2. I often think about those who cannot pay. Hubby has macular degeneration, and his once-a-month eyeball injection (I know…creepy) would cost over $5,000 without insurance. Without the injection, he would go blind. We are on Medicare, but have a supplement plan. Everyone does. That plan is nearly $500 a month, which is terrible. Sigh!

    Liked by 1 person

    1. The prospect of private medicine here is terrifying to English people. My wife has T2 Diabetes, and all of her treatment and drugs are free. If that changed, she might be expected to pay up to $400 a month for tablets alone, which we would struggle to find as things stand.
      Best wishes, Pete.

      Liked by 1 person

  3. I just got a reminder for 4 of our 11 cats (mostly “leftover” from my foster home…no way I was going to re-abandon them when life changed). I cringe, make the appointments and hope no expensive dramas crop up. Three of the cats have daily meds, not to mention my own that are only partly covered. It’s absolutely wicked. Was just thinking about all the cats I found homes for, years ago. Probably mostly gone by now and I ask what difference did it make, ultimately? But it makes me feel better knowing that perhaps I saved a few creatures from unnecessary suffering. Hugs to Ollie.

    Liked by 1 person

  4. It can amount to quite a lot, can’t it? We’re spending a lot just now on one of our kitties, Mr. Pickwick. So far, since he was diagnosed with glaucoma plus an infection leat last year, it’s been very close to $2000 for vets’ exmas, blood work, and (ongoing) medication. But then, if you have an animal, you take good care of it, don’t you? Like you do with Ollie.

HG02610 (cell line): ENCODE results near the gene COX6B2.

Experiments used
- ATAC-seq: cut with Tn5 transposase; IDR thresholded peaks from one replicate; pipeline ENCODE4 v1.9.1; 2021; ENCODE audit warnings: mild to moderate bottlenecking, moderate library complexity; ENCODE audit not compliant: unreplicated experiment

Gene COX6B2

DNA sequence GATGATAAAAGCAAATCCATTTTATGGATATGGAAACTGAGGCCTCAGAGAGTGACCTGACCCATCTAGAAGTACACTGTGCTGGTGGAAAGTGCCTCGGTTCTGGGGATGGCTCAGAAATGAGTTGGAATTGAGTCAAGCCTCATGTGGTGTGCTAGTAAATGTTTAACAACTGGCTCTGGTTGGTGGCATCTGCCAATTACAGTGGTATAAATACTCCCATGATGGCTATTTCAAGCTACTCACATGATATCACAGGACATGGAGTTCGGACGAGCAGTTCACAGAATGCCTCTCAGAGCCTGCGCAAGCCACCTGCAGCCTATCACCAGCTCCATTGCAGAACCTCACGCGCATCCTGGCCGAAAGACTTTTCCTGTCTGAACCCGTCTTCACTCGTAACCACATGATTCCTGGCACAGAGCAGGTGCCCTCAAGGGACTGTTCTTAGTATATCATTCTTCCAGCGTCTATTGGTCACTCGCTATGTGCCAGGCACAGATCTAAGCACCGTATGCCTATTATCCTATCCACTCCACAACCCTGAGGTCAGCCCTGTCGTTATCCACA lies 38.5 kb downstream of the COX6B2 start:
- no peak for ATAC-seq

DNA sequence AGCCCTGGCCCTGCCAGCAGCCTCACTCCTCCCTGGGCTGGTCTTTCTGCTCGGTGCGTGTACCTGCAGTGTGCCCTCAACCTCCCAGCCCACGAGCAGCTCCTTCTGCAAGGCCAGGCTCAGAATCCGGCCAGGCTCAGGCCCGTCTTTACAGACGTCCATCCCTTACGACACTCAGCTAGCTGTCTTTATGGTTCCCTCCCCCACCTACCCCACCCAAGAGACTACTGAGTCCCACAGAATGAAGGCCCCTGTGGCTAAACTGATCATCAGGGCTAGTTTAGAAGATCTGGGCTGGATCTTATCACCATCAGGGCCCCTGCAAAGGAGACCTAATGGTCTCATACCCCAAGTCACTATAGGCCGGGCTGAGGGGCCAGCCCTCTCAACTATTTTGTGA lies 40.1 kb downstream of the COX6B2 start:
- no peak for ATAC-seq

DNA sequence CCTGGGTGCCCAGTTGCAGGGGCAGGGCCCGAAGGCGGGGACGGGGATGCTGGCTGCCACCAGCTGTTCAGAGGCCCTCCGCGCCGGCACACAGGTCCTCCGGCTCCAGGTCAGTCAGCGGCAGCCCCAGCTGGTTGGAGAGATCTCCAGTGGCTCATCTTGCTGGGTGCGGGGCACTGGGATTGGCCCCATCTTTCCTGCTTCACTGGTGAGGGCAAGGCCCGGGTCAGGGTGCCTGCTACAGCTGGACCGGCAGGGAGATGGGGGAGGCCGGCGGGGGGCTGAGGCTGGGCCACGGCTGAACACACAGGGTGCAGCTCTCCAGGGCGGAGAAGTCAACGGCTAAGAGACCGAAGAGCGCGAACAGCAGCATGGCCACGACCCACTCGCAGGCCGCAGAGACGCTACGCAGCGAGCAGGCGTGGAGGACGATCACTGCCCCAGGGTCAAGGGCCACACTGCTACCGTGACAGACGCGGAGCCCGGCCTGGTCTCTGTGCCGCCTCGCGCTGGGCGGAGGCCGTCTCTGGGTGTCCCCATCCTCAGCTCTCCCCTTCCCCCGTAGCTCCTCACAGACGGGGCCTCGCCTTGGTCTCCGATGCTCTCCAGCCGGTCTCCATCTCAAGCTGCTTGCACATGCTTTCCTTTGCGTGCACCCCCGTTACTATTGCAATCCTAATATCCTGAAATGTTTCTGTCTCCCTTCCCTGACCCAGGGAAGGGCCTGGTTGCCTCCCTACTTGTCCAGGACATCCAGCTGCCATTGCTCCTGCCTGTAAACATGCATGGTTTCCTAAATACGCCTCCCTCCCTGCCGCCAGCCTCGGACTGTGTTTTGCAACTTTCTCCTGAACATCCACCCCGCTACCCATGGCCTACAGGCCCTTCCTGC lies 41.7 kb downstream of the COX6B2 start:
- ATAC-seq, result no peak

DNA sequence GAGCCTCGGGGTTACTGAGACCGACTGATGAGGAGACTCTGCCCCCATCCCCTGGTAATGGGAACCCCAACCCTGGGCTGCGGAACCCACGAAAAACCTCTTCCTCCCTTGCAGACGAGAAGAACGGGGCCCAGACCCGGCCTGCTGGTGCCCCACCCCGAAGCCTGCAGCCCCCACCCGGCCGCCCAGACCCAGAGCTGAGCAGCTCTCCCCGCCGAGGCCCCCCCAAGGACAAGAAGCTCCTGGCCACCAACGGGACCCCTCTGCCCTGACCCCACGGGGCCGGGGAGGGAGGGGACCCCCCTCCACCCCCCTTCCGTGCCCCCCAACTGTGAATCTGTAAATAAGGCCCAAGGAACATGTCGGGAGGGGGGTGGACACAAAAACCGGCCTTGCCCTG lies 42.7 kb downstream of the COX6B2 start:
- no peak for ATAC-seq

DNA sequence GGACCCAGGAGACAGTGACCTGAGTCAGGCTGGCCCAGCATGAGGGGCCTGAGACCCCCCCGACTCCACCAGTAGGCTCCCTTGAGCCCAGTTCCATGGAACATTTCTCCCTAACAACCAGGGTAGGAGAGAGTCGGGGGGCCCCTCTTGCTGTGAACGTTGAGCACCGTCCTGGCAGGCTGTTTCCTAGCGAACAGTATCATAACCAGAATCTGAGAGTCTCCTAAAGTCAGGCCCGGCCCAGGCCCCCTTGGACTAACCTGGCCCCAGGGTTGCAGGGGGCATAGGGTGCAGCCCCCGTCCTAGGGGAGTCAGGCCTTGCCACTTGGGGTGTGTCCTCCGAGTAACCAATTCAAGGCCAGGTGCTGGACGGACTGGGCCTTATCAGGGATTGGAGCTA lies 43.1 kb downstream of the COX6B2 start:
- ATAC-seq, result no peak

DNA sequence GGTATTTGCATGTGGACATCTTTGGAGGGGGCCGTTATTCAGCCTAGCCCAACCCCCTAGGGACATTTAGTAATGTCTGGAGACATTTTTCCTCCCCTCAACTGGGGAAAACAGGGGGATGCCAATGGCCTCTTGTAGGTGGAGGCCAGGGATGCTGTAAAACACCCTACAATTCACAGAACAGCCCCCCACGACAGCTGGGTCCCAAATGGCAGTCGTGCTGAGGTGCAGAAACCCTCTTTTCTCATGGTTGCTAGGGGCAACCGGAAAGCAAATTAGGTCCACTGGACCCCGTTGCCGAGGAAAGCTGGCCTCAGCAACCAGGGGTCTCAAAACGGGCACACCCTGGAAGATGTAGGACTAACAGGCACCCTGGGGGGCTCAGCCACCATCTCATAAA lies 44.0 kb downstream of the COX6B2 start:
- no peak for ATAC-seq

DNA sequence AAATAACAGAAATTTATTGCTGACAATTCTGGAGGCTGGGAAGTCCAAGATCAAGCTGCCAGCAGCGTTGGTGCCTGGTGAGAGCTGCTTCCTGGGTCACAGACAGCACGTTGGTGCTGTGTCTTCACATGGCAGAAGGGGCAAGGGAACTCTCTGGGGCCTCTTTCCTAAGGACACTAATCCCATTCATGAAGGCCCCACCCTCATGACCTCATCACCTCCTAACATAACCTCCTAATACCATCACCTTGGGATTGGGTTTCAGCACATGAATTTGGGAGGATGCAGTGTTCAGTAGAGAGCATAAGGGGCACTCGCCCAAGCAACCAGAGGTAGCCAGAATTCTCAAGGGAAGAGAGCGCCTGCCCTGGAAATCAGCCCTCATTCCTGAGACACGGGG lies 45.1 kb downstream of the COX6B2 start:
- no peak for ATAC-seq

Liked by 1 person

  5. The one attempt to solve America’s health care issues was a disaster for the working class. The employer was supposed to pay for full-time workers, so they fired everyone who worked over twenty hours. I know people who were let go for complaints that were vague and four years old. That meant they had to hold down two part-time jobs that often had conflicting hours. Plus, they had to pay the outrageous cost of health care or be in violation of the law. America will not ever have a reasonable answer to healthcare because of the insurance and drug companies. I have one medication that costs $225.00 dollars a month. it went down this year but will rise by year’s end because of some sort of bubble. It’s all a vicious circle.